Hunky Dory, a newly opened all-day bar and restaurant in Brooklyn’s Crown Heights neighborhood, has already established itself as one of the country’s most sustainable bar programs.

The concept, created by bartender and owner Claire Sprouse, is a demonstration of her passion toward driving more transparency in the bar industry across various topics. How bars can begin to take a more holistic approach to sustainability is one of them.

“Hunky Dory approaches sustainability from a holistic stance, looking to tackle all aspects of waste: water, electricity, carbon footprint, food, trash,” Sprouse explains. “Everywhere we look, we are trying to chip away at it.”

Claire Sprouse, smiling portrait

Claire Sprouse

Photo by Anjali Pinto

These efforts manifest by making Mai Tais with a sunflower seed orgeat instead of the classic formula, which is made with almonds that require gallons of water to grow, and working directly with local brands. On the coffee front, beans are provided by local roaster Parlor Coffee. All teas are from In Pursuit of Tea, and matcha comes courtesy of Williamsburg-based Kettl.

Meanwhile, Hunky Dory’s onion dip is a true collaboration between the bar and kitchen. Leftovers from bar-made Milk Punch, along with leftover egg whites from the kitchen, are used to create a custard dip with cipollini onions, tangerine, orange zest, pumpkin, passion fruit seeds, and candied fennel seeds, which are also used in one of the cocktails. To harp even further on her dedication to sustainable practices in the food and beverage space, Sprouse is the cofounder of the Tin Roof Drink Community, a national organization that seeks to create a culture of shared information around the bar with a particular focus on sustainability.

Golden Year cocktail with dried flower garnish

Golden Year

Photo by Megan Rainwater for Hunky Dory

Sprouse’s cocktail menu focuses on drinks that have clean, simple flavors, embracing the “less is more” approach to cocktail creation. “The geekiness of the cocktails is front-loaded,” she says. “The guest experience won’t necessarily be burdened with the immense amount of research and ingredient prep going on behind the scenes, but the story is there if they’d like to know more.”

Many beverage programs across the country have adopted a prep-heavy approach so that service is seamless even when dealing with high volumes of customers. In Hunky Dory’s case, it goes the extra mile by tying in sustainable practices, showing that a tiny bit of research and education can make such a significant impact on the environment. “I’m still doing research to learn more about agricultural ingredients,” Sprouse says. “For nut replacements, I really like using yogurt and whey to alter textures in a similar way to nuts. Using pits from stone fruit can make for a really interesting noyaux [almond liqueur]. Fig leaf has a grassy nuttiness that I often use in place of coconut (strange, I know!). Tree barks and stems from other produce can be interesting to play with, too. As always, we use these challenges in sustainability as inspiration for fun, tastier cocktails. The possibilities are endless!”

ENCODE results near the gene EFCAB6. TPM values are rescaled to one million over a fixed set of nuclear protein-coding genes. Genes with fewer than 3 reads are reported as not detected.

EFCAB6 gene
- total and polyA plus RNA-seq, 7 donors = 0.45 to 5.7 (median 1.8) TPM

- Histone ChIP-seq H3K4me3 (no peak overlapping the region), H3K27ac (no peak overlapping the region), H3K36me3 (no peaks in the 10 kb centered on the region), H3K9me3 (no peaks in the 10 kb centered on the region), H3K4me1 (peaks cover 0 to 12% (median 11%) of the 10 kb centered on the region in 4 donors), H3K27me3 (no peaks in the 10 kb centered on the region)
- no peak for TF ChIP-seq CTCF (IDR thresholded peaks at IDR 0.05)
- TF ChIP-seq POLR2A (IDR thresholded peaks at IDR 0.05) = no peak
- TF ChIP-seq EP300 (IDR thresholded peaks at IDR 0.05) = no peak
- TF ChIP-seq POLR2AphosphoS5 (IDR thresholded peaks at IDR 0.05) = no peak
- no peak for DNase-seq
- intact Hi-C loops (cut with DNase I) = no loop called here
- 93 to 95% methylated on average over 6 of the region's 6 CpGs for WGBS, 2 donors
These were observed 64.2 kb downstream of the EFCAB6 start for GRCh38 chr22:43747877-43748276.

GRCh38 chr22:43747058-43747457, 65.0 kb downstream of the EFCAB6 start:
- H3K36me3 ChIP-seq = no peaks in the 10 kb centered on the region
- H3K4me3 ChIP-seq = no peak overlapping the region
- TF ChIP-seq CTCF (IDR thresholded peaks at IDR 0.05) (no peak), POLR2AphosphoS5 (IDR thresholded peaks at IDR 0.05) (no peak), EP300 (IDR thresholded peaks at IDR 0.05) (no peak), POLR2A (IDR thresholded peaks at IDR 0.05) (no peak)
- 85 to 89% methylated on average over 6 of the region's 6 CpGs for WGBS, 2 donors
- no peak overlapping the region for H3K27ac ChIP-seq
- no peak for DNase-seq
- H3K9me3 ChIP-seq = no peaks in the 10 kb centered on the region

Hunky Dory Dining Area, lighting and seating

Hunky Dory Dining Area

Photo by Megan Rainwater for Hunky Dory

While Sprouse and Hunky Dory are doing everything they can to exhibit best-in-glass approaches to sustainability, they also acknowledge that it’s no easy feat. “We want to set examples of sustainable or low-waste practices that can be implemented by other bars and restaurants when they operate and make purchasing decisions,” she notes. “We’re just working to be better, not perfect.” Sprouse looks for products that fall within her ideals for flavor, sustainability, and social equity. “I’ve seen a lot of these spirits made with my own two eyes, and that has informed a lot of the decisions to carry them,” she says. “I have made an earnest effort to do my due diligence in researching and asking tough questions to make sure that they reflect our values here at Hunky Dory.”

Taking strides to becoming a more sustainable bar can take shape in many of the various ways that Sprouse has shared, from ethically sourced products to low-waste practices. It’s understandable that going above and beyond like Hunky Dory isn’t always feasible, but it’s important to remain educated on the subject of how we as an industry can put our best foot forward in lessening our carbon footprint and becoming more sustainable overall. With activists like Claire Sprouse leading the way, we hope to begin seeing other programs adopt similar practices.